Feldspar or felspar, mineral of which there are many widely distributed varieties. As constituents of granite, gneiss, basalt, and other crystalline rocks the feldspars form a large part of the earth's crust. Clay is the chief substance formed when weathering decomposes feldspars. Feldspar crystals are either monoclinic or triclinic (see CRYSTAL), and all show clean cleavage planes in two directions. Othoclase feldspars, which have cleavage planes intersecting at right angles, are monoclinic. The triclinic feldspars include the plagioclase feldspars (e.g., albite, anorthite, and labradorite) and microcline, and their cleavage planes form slightly oblique angles. Chemically the feldspars are silicates of aluminum, containing sodium, potassium, calcium, or varium or combinations of these elements. Pure feldspar is colorless and transparent but the mineral is commonly opaque and found in a variety of colors. Orthoclase and microcline are called potassium feldspars or potash feldspars, and usually they range from flesh color to brick red, although white, gray, and other colors are found. They are used in the making of porcelain and as a source of aluminum in making glass. A green variety of microcline known as amazonite, or Amazon stone, is used for ornament when cut and polished. The plagioclase feldspars are most commonly gray and occasionally red. Some labradorite exhibits a play of colors, which makes it useful for decorative purposes. [The New Columbia Encyclopedia. Harris, William H., and Judith S. Levey, eds. New York and London: Columbia University Press, 1975.]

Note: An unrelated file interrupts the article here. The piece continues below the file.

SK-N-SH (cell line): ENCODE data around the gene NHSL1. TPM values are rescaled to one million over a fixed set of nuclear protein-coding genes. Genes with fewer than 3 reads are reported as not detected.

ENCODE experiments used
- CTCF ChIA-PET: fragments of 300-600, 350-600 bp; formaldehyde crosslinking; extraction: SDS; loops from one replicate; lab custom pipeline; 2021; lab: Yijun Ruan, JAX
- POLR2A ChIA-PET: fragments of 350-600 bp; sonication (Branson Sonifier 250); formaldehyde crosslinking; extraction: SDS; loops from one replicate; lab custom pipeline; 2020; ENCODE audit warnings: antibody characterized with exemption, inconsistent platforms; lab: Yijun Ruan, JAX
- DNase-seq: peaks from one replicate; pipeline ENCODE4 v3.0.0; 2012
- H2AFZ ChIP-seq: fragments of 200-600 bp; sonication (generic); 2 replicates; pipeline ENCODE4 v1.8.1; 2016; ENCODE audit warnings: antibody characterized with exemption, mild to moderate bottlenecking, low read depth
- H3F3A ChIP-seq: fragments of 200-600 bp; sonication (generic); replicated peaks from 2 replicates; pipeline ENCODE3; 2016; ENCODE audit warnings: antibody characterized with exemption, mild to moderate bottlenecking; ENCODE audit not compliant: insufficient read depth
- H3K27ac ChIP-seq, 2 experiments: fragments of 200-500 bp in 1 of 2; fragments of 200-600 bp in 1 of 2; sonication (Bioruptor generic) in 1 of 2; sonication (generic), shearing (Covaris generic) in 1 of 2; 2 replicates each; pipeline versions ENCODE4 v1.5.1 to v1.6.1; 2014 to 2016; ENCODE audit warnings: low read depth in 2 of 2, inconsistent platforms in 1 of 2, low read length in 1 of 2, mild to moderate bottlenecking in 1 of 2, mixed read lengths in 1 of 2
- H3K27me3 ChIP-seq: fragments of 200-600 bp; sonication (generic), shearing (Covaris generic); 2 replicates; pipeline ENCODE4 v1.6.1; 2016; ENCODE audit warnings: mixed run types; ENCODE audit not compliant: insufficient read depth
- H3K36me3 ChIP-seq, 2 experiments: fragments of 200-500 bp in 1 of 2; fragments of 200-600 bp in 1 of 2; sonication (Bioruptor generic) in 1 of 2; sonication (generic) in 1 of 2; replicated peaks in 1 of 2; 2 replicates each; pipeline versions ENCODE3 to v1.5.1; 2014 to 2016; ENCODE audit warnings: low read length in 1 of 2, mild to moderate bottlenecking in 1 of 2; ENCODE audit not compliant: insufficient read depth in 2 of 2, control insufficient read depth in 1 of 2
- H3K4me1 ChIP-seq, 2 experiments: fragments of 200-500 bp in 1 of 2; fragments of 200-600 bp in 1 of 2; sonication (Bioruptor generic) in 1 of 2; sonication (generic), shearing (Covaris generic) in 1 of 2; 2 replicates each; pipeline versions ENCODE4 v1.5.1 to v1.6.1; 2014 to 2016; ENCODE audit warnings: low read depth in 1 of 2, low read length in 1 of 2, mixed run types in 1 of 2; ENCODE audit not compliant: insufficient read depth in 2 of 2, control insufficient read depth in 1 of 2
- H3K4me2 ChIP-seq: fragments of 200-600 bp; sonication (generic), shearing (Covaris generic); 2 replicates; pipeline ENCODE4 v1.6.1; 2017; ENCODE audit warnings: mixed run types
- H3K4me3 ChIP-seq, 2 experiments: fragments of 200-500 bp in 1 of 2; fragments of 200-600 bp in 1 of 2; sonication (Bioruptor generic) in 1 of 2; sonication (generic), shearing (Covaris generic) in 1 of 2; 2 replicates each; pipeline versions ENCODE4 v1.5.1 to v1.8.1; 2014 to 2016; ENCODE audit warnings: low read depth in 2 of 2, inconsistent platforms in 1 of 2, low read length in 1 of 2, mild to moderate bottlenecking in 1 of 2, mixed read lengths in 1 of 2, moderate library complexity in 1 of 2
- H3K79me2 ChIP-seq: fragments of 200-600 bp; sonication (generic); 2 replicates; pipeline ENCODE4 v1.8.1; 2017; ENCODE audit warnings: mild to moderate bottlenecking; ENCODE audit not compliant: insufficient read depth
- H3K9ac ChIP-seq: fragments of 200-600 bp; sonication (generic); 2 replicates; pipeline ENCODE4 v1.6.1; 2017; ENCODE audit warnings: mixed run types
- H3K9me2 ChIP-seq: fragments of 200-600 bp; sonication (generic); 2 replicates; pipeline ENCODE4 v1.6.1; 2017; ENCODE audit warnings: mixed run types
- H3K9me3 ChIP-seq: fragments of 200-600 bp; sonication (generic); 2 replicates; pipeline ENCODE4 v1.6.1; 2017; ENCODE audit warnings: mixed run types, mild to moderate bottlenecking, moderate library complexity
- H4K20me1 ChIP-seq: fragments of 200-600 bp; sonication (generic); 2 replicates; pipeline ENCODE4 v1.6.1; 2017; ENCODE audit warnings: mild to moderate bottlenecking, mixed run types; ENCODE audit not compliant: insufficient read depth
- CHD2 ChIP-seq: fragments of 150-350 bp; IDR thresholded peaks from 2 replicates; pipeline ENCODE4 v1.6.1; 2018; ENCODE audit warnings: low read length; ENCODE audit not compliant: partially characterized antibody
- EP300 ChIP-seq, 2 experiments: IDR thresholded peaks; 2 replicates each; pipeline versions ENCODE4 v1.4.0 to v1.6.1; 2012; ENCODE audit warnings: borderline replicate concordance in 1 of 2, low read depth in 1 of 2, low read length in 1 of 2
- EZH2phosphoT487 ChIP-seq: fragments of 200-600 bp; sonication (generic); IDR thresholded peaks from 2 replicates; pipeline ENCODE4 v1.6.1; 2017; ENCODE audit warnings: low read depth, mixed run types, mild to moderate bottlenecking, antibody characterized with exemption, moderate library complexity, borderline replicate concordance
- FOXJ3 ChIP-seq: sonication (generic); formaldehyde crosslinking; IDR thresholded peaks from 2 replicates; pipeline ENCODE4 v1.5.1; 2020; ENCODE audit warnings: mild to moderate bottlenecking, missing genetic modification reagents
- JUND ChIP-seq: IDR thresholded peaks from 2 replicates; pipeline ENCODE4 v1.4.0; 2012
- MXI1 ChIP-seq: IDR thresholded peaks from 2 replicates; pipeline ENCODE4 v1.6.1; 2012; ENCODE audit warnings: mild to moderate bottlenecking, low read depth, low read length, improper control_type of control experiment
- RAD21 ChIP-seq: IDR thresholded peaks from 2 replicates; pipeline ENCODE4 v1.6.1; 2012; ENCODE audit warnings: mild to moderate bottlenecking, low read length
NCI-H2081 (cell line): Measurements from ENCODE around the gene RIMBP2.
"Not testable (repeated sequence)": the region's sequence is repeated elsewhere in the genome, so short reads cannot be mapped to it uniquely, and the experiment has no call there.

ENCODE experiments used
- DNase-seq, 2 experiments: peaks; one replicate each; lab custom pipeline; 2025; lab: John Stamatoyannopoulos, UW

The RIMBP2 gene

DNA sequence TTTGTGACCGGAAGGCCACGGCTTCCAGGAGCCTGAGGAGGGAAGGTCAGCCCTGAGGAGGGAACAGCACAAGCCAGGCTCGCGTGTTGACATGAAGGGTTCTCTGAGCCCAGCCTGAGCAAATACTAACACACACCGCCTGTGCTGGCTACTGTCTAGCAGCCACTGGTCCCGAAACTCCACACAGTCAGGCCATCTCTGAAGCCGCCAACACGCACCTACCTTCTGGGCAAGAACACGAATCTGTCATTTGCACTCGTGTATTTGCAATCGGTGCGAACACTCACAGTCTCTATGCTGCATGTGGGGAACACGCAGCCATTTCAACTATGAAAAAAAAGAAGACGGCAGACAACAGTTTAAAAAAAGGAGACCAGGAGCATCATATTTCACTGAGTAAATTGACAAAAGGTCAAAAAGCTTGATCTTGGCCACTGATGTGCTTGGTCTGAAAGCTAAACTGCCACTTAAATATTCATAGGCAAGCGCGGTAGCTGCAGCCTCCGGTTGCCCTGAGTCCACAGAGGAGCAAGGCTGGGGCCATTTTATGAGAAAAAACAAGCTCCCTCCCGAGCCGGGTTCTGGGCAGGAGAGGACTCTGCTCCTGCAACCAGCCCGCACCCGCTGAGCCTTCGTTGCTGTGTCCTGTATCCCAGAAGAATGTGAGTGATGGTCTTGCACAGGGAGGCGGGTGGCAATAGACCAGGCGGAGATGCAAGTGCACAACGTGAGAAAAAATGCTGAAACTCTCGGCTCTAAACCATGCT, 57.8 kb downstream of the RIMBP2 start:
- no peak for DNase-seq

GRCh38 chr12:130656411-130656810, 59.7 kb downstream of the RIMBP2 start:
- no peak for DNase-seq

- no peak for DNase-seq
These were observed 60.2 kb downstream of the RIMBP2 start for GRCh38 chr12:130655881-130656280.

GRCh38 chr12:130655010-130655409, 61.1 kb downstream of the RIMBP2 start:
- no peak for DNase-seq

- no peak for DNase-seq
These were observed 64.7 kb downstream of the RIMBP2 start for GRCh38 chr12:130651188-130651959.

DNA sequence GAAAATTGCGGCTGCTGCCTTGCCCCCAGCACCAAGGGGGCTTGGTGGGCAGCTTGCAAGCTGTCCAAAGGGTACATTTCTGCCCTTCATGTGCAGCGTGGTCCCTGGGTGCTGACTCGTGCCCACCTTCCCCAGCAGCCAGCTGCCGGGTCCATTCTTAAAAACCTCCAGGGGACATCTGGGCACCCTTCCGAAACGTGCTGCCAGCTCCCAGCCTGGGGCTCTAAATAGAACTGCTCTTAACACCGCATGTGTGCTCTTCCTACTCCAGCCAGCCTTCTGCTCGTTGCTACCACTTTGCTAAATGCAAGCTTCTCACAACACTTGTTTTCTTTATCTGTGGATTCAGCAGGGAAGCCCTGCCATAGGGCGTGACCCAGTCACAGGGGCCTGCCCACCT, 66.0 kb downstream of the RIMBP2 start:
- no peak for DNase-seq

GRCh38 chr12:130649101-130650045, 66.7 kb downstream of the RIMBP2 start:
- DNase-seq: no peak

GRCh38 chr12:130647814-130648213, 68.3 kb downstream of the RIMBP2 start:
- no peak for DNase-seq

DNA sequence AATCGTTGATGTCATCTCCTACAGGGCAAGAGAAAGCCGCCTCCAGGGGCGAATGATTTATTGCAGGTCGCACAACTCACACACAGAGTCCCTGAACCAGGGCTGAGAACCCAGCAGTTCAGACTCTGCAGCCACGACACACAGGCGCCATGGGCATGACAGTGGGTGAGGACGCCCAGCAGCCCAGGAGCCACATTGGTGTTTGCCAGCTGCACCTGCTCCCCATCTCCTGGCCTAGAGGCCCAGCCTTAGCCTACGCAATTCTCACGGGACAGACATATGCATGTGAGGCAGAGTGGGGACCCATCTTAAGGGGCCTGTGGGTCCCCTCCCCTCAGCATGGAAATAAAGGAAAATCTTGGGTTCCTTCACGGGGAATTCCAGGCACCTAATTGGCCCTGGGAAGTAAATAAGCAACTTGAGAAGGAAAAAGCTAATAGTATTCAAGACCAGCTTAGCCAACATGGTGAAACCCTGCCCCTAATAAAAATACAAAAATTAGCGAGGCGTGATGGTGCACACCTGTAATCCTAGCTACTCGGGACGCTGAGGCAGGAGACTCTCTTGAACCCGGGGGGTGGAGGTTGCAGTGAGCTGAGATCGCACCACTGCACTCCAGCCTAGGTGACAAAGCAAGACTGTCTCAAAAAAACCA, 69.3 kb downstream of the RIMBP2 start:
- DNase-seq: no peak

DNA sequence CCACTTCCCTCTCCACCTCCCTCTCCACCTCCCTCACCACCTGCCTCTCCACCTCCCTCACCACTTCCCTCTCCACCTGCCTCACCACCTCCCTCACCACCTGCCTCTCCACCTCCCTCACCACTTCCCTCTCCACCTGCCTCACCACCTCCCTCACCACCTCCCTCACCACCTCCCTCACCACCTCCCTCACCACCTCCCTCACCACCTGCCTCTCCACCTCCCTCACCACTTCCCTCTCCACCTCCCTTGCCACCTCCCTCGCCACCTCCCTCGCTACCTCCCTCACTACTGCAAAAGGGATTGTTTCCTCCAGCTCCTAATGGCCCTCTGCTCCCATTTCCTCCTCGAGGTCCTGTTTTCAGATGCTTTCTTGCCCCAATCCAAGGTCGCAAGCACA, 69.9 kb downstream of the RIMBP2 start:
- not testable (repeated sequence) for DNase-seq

crystal, a solid body bounded by natural plane faces that are the external expression of a regular internal arrangement of constituent atoms, molecules, or ions. The particles in a crystal occupy positions with definite geometrical relationships to each other. The positions form a kind of scaffolding, called a crystalline lattice; the atomic occupancies of lattice positions re determined by the chemical composition of the substance. The formation of a crystal by a substance passing from a gas or liquid to a solid state, or by going out of solution (by precipitation or evaporation), is called crystallization. A crystalline substance is uniquely defined by the combination of its chemistry and the structural arrangement of its atoms. In all crystals of any specific substance the angles between corresponding faces are constant (Steno's Law, or the First Law of Crystallography). Crystalline substances are grouped, according to the type of symmetry they display, into 32 classes. These in turn are grouped into seven systems on the basis of the relationships of their axes, i.e., imaginary straight lines passing through the ideal centers of the crystals. Crystals may be symmetrical with relation to planes, axes, and centers of symmetry. Planes of symmetry divide crystals in to equal parts (mirror images) that correspond point for point, angle for angle, and face for face. Axes of symmetry are imaginary lines about which the crystal may be considered to rotate, assuming, after passing through a rotation of 60 degrees, 90 degrees, 120 degrees, or 180 degrees, the identical position in space that it originally had. Centers of symmetry are points from which imaginary straight lines may be drawn to intersect identical pints equidistant from the center on opposite sides. The crystalline systems are cubic, or isometric (three equal axes, intersecting at right angles); hexagonal (three equal axes, intersecting at 60 degree angles in horizontal plane, and a fourth, longer of shorter, axes, perpendicular to the lane of the other three); tetragonal (two equal, horizontal axes at right angles and one axis longer or shorter than the other two and perpendicular to their plane); orthorhombic (three unequal axes intersecting at right angles); monoclinic (three unequal axes, two intersecting at right angles and the third at an oblique angle to the plane of the other two); trigonal, or rhombohedral (three equal axes intersecting at oblique angles); and triclinic (three unequal axes intersecting at oblique angles). In all systems in which the axes are unequal there is a definite axial ratio for each crystal substance. Crystals differ in physical properties, i.e., in hardness, cleavage, optical properties, heat conductivity, and electrical conductivity. These properties are important since they sometimes determine the use to which the crystals are put in industry. For example, crystalline substances that have special electrical properties are much used in communications equipment. These include quartz and Rochelle salt, which supply voltage upon the application of mechanical force (see PIEZOELECTRIC EFFECT), and germanium, silicon, galena, and silicon carbide, which carry current unequally in different crystallographic directions (semiconductor rectifier). F. C. Phillips, An Introduction to Crystallography (1970); J. D. Dana, Manual of Mineralogy (18th ed., rev. by C. S. Huribut, Jr., 1971) [The New Columbia Encyclopedia. Harris, William H., and Judith S. Levey, eds. New York and London: Columbia University Press, 1975.]